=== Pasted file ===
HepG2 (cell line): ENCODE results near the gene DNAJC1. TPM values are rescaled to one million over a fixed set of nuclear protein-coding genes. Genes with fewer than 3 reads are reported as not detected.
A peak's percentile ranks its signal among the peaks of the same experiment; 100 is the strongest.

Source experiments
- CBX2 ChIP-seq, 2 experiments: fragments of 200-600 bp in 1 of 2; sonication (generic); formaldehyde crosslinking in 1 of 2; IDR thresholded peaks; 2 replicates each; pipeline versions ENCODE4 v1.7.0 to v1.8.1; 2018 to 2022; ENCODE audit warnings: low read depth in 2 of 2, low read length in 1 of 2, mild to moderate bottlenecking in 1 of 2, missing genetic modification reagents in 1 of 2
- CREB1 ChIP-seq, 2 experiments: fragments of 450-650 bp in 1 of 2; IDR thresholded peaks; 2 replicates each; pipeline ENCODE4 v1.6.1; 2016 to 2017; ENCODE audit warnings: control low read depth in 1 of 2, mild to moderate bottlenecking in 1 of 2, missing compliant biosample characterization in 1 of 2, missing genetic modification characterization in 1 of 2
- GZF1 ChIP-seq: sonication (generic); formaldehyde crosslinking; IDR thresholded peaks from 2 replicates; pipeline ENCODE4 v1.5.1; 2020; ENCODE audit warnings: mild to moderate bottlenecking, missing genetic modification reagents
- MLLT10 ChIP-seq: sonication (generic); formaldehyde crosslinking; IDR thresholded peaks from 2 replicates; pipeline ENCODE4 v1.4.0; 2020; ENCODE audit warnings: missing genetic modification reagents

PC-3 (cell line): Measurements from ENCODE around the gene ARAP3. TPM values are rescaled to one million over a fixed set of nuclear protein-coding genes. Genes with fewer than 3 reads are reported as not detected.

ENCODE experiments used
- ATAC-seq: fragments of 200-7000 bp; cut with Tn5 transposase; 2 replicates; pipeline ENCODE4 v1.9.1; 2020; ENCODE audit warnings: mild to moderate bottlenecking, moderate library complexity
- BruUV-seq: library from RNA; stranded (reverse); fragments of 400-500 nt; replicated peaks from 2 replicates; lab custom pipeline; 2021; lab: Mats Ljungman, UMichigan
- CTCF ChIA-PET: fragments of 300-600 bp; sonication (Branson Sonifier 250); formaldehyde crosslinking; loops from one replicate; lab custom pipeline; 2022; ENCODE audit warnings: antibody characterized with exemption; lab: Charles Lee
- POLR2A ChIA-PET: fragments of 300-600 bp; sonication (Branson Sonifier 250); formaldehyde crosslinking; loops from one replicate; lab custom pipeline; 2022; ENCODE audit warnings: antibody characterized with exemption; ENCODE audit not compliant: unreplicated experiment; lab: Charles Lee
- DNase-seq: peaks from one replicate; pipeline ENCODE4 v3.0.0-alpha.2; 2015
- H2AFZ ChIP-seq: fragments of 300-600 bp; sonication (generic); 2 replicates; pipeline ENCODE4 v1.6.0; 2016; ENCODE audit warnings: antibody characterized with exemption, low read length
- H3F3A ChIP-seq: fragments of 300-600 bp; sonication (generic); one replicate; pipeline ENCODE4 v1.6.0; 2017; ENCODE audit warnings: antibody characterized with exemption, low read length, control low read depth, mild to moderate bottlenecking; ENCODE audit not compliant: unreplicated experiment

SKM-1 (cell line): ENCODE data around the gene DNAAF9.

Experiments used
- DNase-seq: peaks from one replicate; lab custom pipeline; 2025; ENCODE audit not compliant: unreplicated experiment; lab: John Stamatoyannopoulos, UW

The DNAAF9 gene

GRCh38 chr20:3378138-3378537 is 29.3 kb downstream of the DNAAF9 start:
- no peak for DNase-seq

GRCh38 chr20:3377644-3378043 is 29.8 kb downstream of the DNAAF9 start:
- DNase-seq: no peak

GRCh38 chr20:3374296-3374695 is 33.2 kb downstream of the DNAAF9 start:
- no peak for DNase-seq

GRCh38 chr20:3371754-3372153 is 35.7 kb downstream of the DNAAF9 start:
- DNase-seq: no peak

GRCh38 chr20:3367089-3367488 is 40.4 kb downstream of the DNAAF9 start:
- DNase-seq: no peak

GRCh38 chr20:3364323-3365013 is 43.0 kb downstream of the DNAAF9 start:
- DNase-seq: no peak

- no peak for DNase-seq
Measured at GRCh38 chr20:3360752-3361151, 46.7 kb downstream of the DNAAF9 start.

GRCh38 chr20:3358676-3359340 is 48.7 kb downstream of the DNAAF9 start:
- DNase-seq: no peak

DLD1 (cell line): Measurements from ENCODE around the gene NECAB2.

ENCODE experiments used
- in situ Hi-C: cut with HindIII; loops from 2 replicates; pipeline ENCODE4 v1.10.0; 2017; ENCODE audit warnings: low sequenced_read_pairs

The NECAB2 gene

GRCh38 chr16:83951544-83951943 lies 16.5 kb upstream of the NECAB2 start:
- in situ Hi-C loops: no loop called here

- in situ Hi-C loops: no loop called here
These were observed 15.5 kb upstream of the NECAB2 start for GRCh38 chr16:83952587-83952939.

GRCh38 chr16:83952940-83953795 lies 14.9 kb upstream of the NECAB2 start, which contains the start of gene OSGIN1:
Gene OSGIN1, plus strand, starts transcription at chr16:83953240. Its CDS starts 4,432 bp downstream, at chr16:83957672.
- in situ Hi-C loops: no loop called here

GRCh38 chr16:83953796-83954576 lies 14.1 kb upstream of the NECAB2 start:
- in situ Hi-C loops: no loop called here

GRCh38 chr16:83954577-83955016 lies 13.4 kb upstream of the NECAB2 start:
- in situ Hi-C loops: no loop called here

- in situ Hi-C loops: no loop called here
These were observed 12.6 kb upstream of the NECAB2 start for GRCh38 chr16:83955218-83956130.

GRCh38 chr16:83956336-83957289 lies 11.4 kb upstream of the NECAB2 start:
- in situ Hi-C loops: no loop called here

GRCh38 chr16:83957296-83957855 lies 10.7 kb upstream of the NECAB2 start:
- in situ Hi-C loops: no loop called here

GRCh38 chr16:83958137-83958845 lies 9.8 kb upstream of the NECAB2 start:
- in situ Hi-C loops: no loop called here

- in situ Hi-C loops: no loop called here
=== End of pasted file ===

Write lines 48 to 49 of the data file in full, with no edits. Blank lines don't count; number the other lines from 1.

GRCh38 chr16:83953796-83954576 lies 14.1 kb upstream of the NECAB2 start:
- in situ Hi-C loops: no loop called here